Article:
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BACKGROUND: Our objective was to determine levels of agreement between parents, teachers and children on mental symptoms in the children. Teachers, children and parents constitute the TRIAD in the perception of psychopathology in children. Analyzing the perceptions of psychopathology from the perspectives of parents, teachers, and children is essential for a comprehensive understanding of a child's mental health. METHODS: We identified 195 participants across ten randomly sampled primary schools in South East Kenya. Potential participants were randomly selected and a sampling interval calculated to determine the study participants. The children (Class 5-8; aged 11-14) completed the Youth Self-Report (YSR) scale, the parents the Child Behavior Check List (CBCL) on their children and the teachers completed the Teachers Rating Form (TRF) on the children. Only parents and teachers who gave consent as well as children who gave assent were included in the study. Analysis was conducted using Stata 14.1 and Pearson correlation coefficients used to calculate the correlations between CBCL, YSR and TRF. RESULTS: The children agreed least with the parents and more with the teachers. There was a greater agreement between the children and their teachers in 5 (2 internalizing disorders and 3 externalizing disorders) out of the 8 conditions. Children and parents agreed only on somatic disorders and conduct disorders. YSR mean scores were significantly lower than those for CBCL for all problem scales. Mean scores of TRF and YSR were comparable in the majority of the problems measured. CONCLUSION: We suggest broad-based psychoeducation to include children, parents/guardians and teachers to enhance shared awareness of psychopathology and uptake of treatment and for the consideration of an integrated mental health system.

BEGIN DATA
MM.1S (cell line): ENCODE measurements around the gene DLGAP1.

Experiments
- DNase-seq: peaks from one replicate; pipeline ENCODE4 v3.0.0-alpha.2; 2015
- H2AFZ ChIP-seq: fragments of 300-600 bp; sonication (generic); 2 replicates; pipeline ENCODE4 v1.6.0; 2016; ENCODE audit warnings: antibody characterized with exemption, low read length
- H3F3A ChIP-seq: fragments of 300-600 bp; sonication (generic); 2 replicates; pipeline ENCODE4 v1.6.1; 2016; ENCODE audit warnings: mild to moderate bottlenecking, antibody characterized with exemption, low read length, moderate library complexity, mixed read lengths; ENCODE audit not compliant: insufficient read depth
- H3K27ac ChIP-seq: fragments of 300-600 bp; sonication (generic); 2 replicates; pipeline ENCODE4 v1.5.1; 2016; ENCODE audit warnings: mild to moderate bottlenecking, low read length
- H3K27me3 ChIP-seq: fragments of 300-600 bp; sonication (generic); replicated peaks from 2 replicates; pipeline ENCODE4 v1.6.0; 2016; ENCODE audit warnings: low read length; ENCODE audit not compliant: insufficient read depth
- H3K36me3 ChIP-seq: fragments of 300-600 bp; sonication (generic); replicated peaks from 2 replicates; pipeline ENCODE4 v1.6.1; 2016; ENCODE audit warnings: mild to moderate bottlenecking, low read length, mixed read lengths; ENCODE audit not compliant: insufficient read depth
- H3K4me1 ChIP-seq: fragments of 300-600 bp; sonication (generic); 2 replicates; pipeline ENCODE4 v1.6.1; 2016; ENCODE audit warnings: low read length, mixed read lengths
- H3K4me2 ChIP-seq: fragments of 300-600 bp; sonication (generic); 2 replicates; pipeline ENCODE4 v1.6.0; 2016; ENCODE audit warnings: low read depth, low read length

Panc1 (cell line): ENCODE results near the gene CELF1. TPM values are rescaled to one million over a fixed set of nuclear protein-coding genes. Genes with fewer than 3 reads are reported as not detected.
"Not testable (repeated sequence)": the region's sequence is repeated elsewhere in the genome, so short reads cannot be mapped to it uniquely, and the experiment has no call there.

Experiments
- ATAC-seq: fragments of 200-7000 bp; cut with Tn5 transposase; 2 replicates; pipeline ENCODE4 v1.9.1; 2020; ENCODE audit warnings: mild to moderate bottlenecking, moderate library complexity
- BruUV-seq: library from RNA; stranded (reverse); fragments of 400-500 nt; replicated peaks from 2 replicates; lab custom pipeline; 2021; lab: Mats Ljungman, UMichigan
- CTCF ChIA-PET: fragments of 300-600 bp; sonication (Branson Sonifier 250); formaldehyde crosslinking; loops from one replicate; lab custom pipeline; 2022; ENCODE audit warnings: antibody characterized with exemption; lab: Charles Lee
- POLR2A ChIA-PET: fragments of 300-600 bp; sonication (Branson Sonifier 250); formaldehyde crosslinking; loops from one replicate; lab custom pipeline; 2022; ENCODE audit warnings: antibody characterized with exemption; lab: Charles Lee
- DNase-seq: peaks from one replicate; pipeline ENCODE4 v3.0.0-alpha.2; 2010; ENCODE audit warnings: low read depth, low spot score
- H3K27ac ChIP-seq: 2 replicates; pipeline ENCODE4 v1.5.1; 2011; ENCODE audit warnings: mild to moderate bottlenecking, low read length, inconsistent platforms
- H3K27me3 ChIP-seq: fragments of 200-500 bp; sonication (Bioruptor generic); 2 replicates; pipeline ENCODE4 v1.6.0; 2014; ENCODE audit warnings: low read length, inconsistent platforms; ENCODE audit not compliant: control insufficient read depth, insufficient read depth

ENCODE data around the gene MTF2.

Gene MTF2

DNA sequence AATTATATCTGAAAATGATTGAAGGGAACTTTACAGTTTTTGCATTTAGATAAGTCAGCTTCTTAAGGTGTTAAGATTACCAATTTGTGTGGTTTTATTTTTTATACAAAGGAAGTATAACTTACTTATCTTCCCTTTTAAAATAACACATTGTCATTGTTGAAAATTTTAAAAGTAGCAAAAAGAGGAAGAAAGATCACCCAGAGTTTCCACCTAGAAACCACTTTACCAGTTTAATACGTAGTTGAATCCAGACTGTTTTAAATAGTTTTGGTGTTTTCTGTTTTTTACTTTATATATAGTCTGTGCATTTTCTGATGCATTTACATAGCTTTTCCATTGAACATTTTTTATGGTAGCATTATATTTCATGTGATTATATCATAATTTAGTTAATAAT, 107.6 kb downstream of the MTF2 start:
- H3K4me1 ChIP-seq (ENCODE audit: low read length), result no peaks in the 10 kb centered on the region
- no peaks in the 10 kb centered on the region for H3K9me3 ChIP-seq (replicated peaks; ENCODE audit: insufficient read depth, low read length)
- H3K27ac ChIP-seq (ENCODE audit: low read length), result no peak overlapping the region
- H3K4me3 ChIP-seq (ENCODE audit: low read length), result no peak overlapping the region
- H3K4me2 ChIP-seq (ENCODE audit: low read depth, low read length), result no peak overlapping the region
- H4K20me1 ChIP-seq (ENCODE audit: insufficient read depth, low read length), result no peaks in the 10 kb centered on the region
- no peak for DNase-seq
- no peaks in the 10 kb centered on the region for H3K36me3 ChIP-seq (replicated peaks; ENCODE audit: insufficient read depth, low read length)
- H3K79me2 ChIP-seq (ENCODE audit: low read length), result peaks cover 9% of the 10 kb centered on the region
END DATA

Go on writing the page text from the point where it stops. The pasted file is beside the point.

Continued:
Original publication




Journal article


BMC Psychiatry

Publication Date





Children, Parents, Psychopathology, TRIAD, Teachers, Child, Adolescent, Humans, Kenya, Cross-Sectional Studies, Psychopathology, Conduct Disorder, Parents, Child Behavior Disorders